You can check out what low MCHC means here labtestsonline.org.uk/under... and it says

•Mean corpuscular haemoglobin concentration (MCHC) is a calculation of the concentration of haemoglobin inside the RBCs. Decreased MCHC values (hypochromia) are seen in conditions where the haemoglobin is abnormally diluted inside the red cells, such as in iron deficiency anaemia, long standing inflammation or thalassaemia.

I think you should discuss this with your daughter's doctor.

Full blood count/iron panel should be looked at together.

You haven't given ranges for serum iron or transferrin so I can't comment.

However, her ferritin is low. For thyroid hormone to work (that's our own as well as replacement hormone) ferritin needs to be at least 70, preferably half way through range. She can help raise her level by eating liver regularly, maximum 200g per week due to it's high Vit A content, and including lots of iron rich foods in her diet apjcn.nhri.org.tw/server/in...


B12 is low. An extract from the book, "Could it be B12?" by Sally M. Pacholok:

"We believe that the 'normal' serum B12 threshold needs to be raised from 200 pg/ml to at least 450 pg/ml because deficiencies begin to appear in the cerebrospinal fluid below 550".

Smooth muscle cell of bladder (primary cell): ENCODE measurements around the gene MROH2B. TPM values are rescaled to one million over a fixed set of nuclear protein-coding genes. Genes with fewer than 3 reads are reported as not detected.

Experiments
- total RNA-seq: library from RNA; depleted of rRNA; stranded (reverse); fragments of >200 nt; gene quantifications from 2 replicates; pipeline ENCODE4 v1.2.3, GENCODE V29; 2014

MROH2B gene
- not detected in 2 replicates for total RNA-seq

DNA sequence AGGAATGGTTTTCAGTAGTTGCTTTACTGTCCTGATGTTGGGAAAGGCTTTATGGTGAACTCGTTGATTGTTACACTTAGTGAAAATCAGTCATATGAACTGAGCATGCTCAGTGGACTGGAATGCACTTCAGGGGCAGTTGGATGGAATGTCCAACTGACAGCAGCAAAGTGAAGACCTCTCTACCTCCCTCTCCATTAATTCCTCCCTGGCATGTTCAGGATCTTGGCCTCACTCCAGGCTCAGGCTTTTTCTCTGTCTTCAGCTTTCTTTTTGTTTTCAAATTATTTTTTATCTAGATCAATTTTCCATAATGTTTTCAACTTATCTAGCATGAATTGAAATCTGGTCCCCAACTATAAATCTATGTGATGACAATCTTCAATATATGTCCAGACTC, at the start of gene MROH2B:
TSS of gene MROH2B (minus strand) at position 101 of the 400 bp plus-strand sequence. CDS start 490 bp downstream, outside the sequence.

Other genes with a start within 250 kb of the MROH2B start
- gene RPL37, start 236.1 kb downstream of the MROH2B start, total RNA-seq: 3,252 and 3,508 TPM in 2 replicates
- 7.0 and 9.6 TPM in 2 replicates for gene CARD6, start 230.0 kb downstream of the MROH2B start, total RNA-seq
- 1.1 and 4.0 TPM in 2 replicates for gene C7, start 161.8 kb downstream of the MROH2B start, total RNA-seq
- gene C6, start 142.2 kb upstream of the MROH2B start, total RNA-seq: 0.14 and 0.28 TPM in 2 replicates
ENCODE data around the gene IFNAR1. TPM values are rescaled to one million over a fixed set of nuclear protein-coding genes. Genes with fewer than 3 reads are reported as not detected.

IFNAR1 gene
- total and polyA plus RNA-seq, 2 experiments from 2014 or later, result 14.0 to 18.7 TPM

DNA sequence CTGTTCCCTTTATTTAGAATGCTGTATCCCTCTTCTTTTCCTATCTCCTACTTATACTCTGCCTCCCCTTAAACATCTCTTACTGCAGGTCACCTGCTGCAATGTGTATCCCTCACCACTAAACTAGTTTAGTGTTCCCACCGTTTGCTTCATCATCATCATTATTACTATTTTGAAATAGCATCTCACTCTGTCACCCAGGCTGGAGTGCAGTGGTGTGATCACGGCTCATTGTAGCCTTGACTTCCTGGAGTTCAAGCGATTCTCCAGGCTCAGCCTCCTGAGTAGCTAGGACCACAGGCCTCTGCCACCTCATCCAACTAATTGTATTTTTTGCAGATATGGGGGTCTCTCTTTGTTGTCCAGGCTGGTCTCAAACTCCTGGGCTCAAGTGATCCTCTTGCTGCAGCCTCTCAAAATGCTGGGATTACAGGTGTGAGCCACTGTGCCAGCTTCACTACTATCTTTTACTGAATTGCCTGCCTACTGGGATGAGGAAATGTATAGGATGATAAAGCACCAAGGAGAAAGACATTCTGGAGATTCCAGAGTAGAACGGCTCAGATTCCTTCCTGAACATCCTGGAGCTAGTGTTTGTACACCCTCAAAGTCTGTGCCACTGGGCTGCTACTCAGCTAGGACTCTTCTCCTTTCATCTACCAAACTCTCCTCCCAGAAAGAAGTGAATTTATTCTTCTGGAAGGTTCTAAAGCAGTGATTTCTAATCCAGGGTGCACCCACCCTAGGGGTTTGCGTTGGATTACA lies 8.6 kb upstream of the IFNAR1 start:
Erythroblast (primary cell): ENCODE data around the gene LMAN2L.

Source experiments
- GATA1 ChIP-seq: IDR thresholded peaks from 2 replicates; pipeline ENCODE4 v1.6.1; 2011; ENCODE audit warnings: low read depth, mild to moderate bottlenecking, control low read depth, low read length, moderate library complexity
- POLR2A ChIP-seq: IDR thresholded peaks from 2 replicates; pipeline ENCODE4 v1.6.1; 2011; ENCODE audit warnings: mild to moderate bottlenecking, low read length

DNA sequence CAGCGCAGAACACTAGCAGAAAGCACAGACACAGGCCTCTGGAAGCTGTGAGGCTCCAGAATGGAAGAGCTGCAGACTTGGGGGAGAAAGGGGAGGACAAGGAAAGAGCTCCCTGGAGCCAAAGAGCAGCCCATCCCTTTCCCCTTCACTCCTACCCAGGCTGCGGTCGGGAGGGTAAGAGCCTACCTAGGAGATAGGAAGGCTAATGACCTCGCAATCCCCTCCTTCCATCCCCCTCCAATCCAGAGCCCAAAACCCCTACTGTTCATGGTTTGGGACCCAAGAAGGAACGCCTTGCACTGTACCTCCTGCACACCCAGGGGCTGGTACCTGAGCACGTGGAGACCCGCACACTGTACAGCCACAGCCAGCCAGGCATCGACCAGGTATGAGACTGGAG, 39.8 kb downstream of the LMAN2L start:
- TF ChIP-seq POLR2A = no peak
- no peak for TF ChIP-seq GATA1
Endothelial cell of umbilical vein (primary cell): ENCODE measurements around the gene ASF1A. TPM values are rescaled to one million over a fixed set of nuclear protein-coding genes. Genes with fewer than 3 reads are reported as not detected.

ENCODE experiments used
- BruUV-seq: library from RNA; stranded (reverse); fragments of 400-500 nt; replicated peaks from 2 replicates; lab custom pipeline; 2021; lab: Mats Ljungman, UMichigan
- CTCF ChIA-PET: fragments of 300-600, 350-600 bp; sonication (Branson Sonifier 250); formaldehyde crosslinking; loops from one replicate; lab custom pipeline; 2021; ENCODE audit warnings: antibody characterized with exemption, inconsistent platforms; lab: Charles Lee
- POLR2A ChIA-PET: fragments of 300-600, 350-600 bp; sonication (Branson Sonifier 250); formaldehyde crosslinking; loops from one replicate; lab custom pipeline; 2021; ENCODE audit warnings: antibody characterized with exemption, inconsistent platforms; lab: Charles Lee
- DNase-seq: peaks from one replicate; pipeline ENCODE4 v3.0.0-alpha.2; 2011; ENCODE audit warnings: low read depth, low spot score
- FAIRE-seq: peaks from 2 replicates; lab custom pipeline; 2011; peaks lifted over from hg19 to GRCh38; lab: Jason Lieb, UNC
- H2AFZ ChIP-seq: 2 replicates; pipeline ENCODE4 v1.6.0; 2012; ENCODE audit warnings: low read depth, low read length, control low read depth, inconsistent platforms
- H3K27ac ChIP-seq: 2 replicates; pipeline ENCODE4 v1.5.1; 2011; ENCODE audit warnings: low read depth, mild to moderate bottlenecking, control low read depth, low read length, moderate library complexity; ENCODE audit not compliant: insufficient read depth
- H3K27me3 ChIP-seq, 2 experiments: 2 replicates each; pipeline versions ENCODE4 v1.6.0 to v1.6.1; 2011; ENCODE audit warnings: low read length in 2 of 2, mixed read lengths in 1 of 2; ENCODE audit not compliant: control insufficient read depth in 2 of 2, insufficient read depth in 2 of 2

"For brain and nervous system health and prevention of disease in older adults, serum B12 levels should be maintained near or above 1000 pg/ml."

You could check to see if she has any signs of B12 deficiency here b12deficiency.info/signs-an... and if she has then post on the Pernicious Anaemia Society forum for further advice healthunlocked.com/pasoc


Vit D is also a bit low. The Vit D Council recommends a level of 100-150nmol/L. She would benefit from taking about 3000iu daily throughout the winter months and retesting around March time. There are important cofactors needed when taking D3


D3 aids absorption of calcium from food and K2-MK7 directs the calcium to bones and teeth where it is needed and away from arteries and soft tissues where it can be deposited and cause problems.